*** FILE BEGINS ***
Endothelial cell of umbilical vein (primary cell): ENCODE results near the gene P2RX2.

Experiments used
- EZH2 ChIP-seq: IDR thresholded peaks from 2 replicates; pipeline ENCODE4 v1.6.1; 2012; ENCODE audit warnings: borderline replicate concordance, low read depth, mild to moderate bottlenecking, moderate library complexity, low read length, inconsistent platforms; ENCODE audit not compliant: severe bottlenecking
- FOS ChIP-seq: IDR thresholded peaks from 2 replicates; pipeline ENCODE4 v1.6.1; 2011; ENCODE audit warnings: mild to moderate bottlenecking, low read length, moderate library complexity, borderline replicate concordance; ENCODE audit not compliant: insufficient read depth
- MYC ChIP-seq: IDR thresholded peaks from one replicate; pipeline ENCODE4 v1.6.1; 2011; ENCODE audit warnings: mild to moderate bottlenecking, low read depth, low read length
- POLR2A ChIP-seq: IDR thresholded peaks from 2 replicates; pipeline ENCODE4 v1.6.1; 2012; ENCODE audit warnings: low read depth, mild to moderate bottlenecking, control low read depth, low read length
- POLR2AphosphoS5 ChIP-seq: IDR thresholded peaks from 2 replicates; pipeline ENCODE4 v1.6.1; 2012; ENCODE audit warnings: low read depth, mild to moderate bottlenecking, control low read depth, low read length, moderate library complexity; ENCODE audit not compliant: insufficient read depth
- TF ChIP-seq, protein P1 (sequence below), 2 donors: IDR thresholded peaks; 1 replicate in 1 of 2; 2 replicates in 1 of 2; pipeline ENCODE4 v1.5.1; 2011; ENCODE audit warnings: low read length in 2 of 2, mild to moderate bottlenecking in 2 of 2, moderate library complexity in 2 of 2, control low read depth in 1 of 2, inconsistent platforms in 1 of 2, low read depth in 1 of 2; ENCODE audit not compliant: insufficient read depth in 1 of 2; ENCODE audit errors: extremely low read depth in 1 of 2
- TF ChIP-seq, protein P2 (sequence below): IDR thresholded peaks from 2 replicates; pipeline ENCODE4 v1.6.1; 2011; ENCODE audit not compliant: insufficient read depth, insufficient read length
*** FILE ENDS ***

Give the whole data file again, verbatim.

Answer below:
Endothelial cell of umbilical vein (primary cell): ENCODE results near the gene P2RX2.

Experiments used
- EZH2 ChIP-seq: IDR thresholded peaks from 2 replicates; pipeline ENCODE4 v1.6.1; 2012; ENCODE audit warnings: borderline replicate concordance, low read depth, mild to moderate bottlenecking, moderate library complexity, low read length, inconsistent platforms; ENCODE audit not compliant: severe bottlenecking
- FOS ChIP-seq: IDR thresholded peaks from 2 replicates; pipeline ENCODE4 v1.6.1; 2011; ENCODE audit warnings: mild to moderate bottlenecking, low read length, moderate library complexity, borderline replicate concordance; ENCODE audit not compliant: insufficient read depth
- MYC ChIP-seq: IDR thresholded peaks from one replicate; pipeline ENCODE4 v1.6.1; 2011; ENCODE audit warnings: mild to moderate bottlenecking, low read depth, low read length
- POLR2A ChIP-seq: IDR thresholded peaks from 2 replicates; pipeline ENCODE4 v1.6.1; 2012; ENCODE audit warnings: low read depth, mild to moderate bottlenecking, control low read depth, low read length
- POLR2AphosphoS5 ChIP-seq: IDR thresholded peaks from 2 replicates; pipeline ENCODE4 v1.6.1; 2012; ENCODE audit warnings: low read depth, mild to moderate bottlenecking, control low read depth, low read length, moderate library complexity; ENCODE audit not compliant: insufficient read depth
- TF ChIP-seq, protein P1 (sequence below), 2 donors: IDR thresholded peaks; 1 replicate in 1 of 2; 2 replicates in 1 of 2; pipeline ENCODE4 v1.5.1; 2011; ENCODE audit warnings: low read length in 2 of 2, mild to moderate bottlenecking in 2 of 2, moderate library complexity in 2 of 2, control low read depth in 1 of 2, inconsistent platforms in 1 of 2, low read depth in 1 of 2; ENCODE audit not compliant: insufficient read depth in 1 of 2; ENCODE audit errors: extremely low read depth in 1 of 2
- TF ChIP-seq, protein P2 (sequence below): IDR thresholded peaks from 2 replicates; pipeline ENCODE4 v1.6.1; 2011; ENCODE audit not compliant: insufficient read depth, insufficient read length